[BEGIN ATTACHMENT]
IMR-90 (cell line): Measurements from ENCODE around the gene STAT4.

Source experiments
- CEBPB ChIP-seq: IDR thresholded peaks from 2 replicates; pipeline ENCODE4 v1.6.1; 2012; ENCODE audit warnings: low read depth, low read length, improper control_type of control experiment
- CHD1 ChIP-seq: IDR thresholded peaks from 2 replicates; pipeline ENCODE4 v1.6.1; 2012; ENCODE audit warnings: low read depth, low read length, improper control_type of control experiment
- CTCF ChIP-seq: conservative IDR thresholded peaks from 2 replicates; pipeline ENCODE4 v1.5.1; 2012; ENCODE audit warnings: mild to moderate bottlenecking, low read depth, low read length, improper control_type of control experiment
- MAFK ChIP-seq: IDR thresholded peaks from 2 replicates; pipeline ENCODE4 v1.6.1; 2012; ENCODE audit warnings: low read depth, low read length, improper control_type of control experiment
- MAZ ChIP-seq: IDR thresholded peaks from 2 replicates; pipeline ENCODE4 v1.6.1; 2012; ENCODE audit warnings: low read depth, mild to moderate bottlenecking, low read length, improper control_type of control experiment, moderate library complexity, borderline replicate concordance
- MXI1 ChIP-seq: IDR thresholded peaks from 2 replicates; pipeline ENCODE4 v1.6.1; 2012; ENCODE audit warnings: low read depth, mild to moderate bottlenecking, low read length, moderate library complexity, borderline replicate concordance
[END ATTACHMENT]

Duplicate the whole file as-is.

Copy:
IMR-90 (cell line): Measurements from ENCODE around the gene STAT4.

Source experiments
- CEBPB ChIP-seq: IDR thresholded peaks from 2 replicates; pipeline ENCODE4 v1.6.1; 2012; ENCODE audit warnings: low read depth, low read length, improper control_type of control experiment
- CHD1 ChIP-seq: IDR thresholded peaks from 2 replicates; pipeline ENCODE4 v1.6.1; 2012; ENCODE audit warnings: low read depth, low read length, improper control_type of control experiment
- CTCF ChIP-seq: conservative IDR thresholded peaks from 2 replicates; pipeline ENCODE4 v1.5.1; 2012; ENCODE audit warnings: mild to moderate bottlenecking, low read depth, low read length, improper control_type of control experiment
- MAFK ChIP-seq: IDR thresholded peaks from 2 replicates; pipeline ENCODE4 v1.6.1; 2012; ENCODE audit warnings: low read depth, low read length, improper control_type of control experiment
- MAZ ChIP-seq: IDR thresholded peaks from 2 replicates; pipeline ENCODE4 v1.6.1; 2012; ENCODE audit warnings: low read depth, mild to moderate bottlenecking, low read length, improper control_type of control experiment, moderate library complexity, borderline replicate concordance
- MXI1 ChIP-seq: IDR thresholded peaks from 2 replicates; pipeline ENCODE4 v1.6.1; 2012; ENCODE audit warnings: low read depth, mild to moderate bottlenecking, low read length, moderate library complexity, borderline replicate concordance